May 2016. In the Tallahassee home office of Jeb Bush. His key campaign advisors and legal counsel gather to mull a momentous decision. Bush has just won enough delegates to secure the Republican nomination; now he must think seriously about a running mate.
“Everything we’ve learned from the polls and the focus groups tells us the same thing as our instincts,” his top strategist says. “You want someone young; preferably in his or her 40s, who can project energy and excitement on the stump. That balances your … your…”
“No need for tact,” Bush shoots back. “When I give a fireside chat, the fire goes out.”
“Uh … right. And your veep should have federal experience to balance your eight years in the statehouse. A senator is a perfect fit.”
“Then there’s the ‘dynasty’ issue,” the strategist continues. “Son of a president, brother of a president … we obviously have to reach beyond the ‘old-rich-white-guy’ universe. I don’t think having a Latina wife or a gift for speaking Spanish is enough; a Hispanic running mate would be hugely helpful.”
“O.K.,” Bush says. “And you’ve found the ideal candidate?
The strategist pauses. “Well, kind of.”
“Yes—it’s Sen. Marco Rubio.”
Bush shakes his head.
“You know, we haven’t legalized weed in this state. In case you’ve forgotten, Rubio’s from Florida. We can’t run together. It’s right there in the Constitution.”
“Well, not exactly,” replies his legal counsel. “What it says in the 12th Amendment is that the electors can’t vote for both a president and vice president ‘from the same state as themselves.’ So only the Florida electors would have to choose between you and Rubio; all the others could vote for you both.”
“This all goes back to the Revolution,” he goes on.
“You mean the Tea Party?” asks Bush.
“No, governor. Earlier. The states were very suspicious of each other; small states were scared the big ones would dominate them; that’s why the only part of the Constitution that can’t be amended is the one that says every state gets two senators.”
“Fine; you win the C-SPAN 3 version of Jeopardy,” says Bush. “Do you seriously suggest we sacrifice 29 electoral votes for my running mate?”
“No,” the strategist says. “If your brother had chosen someone from Texas back in 2000, those lost 32 electoral votes would have thrown the vice presidential contest into the Senate.”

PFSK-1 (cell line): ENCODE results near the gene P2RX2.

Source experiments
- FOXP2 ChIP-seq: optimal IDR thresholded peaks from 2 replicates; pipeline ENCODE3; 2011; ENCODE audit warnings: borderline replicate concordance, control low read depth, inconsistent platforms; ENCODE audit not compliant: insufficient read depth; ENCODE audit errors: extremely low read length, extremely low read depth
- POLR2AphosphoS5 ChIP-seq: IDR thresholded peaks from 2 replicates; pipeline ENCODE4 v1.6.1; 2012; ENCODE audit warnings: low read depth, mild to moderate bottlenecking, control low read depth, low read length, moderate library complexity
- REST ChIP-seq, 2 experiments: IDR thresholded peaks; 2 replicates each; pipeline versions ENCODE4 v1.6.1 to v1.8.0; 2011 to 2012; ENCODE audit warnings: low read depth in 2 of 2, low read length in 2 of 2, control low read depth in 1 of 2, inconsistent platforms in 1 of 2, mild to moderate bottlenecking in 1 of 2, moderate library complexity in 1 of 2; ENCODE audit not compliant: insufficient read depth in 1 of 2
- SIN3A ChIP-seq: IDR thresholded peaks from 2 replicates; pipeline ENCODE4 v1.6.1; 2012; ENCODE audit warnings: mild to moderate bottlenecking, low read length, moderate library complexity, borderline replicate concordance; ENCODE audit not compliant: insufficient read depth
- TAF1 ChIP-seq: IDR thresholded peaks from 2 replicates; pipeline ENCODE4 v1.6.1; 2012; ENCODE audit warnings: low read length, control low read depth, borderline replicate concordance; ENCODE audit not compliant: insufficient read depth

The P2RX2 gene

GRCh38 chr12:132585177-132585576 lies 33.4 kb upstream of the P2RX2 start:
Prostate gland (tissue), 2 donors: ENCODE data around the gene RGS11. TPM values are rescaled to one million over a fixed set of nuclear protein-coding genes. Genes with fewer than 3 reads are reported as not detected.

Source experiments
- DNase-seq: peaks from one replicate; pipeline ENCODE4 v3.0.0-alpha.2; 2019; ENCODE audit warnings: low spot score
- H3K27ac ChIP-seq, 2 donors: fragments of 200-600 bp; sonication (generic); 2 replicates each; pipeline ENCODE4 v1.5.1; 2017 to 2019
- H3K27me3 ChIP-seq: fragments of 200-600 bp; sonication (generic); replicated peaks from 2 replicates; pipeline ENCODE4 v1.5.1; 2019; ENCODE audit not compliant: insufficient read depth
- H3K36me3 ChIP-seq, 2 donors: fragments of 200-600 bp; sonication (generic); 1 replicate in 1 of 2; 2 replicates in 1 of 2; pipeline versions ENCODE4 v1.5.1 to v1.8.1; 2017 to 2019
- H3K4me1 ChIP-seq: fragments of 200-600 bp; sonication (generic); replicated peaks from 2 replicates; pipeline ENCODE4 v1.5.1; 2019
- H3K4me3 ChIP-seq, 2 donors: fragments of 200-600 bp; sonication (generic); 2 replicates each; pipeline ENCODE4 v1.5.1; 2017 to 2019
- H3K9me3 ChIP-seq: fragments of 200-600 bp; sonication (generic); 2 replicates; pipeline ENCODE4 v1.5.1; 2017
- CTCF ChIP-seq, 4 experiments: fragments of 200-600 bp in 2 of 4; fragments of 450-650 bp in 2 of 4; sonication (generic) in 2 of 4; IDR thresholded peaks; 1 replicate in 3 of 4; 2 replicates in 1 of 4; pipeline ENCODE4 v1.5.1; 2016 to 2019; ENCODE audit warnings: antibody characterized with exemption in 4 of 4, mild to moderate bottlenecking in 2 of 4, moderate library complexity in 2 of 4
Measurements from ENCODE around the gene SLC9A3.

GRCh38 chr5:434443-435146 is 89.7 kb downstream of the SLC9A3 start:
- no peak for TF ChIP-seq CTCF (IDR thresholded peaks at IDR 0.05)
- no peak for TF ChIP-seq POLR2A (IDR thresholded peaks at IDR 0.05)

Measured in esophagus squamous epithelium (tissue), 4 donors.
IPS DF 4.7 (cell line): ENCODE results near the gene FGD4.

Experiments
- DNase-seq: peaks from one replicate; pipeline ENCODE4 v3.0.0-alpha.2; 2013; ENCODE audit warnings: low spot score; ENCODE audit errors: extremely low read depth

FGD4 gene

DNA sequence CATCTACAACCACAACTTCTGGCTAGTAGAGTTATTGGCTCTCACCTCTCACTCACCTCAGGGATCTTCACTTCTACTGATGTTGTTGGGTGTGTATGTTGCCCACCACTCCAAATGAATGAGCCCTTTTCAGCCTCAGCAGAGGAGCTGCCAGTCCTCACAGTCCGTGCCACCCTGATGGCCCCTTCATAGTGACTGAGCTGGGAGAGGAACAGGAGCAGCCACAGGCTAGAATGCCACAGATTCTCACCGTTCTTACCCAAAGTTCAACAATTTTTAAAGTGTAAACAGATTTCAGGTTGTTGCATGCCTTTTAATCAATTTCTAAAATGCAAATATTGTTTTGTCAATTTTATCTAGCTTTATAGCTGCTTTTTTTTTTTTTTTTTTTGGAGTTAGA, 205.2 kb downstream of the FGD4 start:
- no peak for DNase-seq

“You know,” Bush says after a moment’s pause, “in fact, W. did choose a fellow Texan—sort of. Cheney moved there in ’95 to run Halliburton. When George picked him up as his running mate, he just changed his residence to Wyoming. If you really think Marco’s the guy, why couldn’t …”
“He could if it was just a Constitutional question,” the legal counsel says. “As far as a federal office is concerned, as long as you’re living in a state by Election Day, that’s the state you’re from. That’s how Bobby Kennedy and Hillary got to be from New York; that’s how Scott Brown went from Massachusetts to New Hampshire.”
The political strategist shook his head.
“Look, New York is New York. Everybody’s from someplace else. And as far as Cheney goes, he’d spent almost his whole life in Wyoming: Raised there, went to school there, served in Congress from there … if Rubio moved, where would he go to? What would he say? He fell in love with Ohio’s climate? Might even hurt us right here in Florida, if people saw him as a deserter.”
“The whole notion is real out of date,” Bush says. “My dad wasn’t from Texas; I wasn’t from Florida; Obama wasn’t from Illinois; Hillary wasn’t from New York. And who picks running mates for ‘geographic balance’ any more? My dad didn’t pick Dan Quayle because he was from Indiana (God help us); Al Gore was Clinton’s next-door neighbor; did Cheney or Biden’s pick have anything to do with the electoral votes of Wyoming or Delaware?”
“Well,” he continues, “it just isn’t worth the risk. I mean, imagine if the VP choice had gone to the Senate after the 2000 election. It was a 50-50 Senate and you know who had the tie-breaking vote on January 3? Al Gore. If he was ticked off enough about what happened in Florida, he might have given my brother vice president … Joe Lieberman.”
Jeff Greenfield, five-time Emmy-winning network TV analyst, is a PBS Newshour contributor.